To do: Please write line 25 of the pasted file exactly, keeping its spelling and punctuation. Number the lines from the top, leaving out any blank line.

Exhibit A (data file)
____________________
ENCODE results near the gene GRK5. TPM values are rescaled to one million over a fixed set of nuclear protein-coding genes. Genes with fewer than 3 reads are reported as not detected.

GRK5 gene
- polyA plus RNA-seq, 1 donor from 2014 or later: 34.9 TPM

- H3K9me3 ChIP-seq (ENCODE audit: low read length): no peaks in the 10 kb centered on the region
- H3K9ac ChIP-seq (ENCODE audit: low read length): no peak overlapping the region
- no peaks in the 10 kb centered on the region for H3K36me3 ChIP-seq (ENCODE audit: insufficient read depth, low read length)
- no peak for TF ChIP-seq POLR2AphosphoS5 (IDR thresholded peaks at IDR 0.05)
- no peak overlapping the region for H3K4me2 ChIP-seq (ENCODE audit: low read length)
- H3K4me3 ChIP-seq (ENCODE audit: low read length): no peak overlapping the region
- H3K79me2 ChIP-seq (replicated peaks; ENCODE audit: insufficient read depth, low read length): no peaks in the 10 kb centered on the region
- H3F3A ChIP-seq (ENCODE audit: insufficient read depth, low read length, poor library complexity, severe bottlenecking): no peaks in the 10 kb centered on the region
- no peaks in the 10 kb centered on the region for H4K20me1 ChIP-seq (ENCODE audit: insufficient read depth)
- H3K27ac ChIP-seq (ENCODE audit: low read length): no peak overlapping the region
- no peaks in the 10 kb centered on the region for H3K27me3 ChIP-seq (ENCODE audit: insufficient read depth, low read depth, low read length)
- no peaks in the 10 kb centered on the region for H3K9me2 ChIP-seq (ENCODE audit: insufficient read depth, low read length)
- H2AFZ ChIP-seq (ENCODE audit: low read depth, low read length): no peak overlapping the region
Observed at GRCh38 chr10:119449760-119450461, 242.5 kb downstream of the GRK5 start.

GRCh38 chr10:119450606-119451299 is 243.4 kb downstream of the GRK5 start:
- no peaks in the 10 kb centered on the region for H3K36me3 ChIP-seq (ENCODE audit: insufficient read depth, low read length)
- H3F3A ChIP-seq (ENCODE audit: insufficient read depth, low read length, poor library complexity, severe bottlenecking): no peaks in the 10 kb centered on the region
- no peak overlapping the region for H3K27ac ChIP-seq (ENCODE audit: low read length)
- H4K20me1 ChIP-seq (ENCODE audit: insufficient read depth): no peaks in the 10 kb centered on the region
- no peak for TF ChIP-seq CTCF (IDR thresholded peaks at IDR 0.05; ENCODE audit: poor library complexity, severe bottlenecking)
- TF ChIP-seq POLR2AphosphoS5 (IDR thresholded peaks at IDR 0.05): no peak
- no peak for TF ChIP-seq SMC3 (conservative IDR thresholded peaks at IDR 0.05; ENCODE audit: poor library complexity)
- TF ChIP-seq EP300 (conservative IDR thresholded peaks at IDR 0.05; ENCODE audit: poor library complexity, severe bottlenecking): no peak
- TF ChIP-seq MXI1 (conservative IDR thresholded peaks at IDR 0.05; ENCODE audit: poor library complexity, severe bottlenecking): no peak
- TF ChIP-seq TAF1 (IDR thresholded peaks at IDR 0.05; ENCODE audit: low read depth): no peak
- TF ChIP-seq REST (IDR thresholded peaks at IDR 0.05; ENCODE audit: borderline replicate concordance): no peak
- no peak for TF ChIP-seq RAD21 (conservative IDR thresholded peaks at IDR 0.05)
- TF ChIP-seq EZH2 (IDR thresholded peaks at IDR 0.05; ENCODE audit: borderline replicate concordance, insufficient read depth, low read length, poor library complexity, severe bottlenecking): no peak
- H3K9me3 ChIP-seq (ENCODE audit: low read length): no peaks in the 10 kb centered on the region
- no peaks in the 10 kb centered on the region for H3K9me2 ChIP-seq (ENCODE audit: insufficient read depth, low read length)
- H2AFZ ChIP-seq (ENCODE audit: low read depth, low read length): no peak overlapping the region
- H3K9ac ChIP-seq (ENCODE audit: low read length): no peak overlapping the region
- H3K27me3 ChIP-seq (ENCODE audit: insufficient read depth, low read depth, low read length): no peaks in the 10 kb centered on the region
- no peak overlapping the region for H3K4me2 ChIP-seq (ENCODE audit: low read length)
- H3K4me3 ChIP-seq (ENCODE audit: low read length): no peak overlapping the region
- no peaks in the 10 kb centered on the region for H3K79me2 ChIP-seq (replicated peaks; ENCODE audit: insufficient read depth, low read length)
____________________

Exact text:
- no peak for TF ChIP-seq SMC3 (conservative IDR thresholded peaks at IDR 0.05; ENCODE audit: poor library complexity)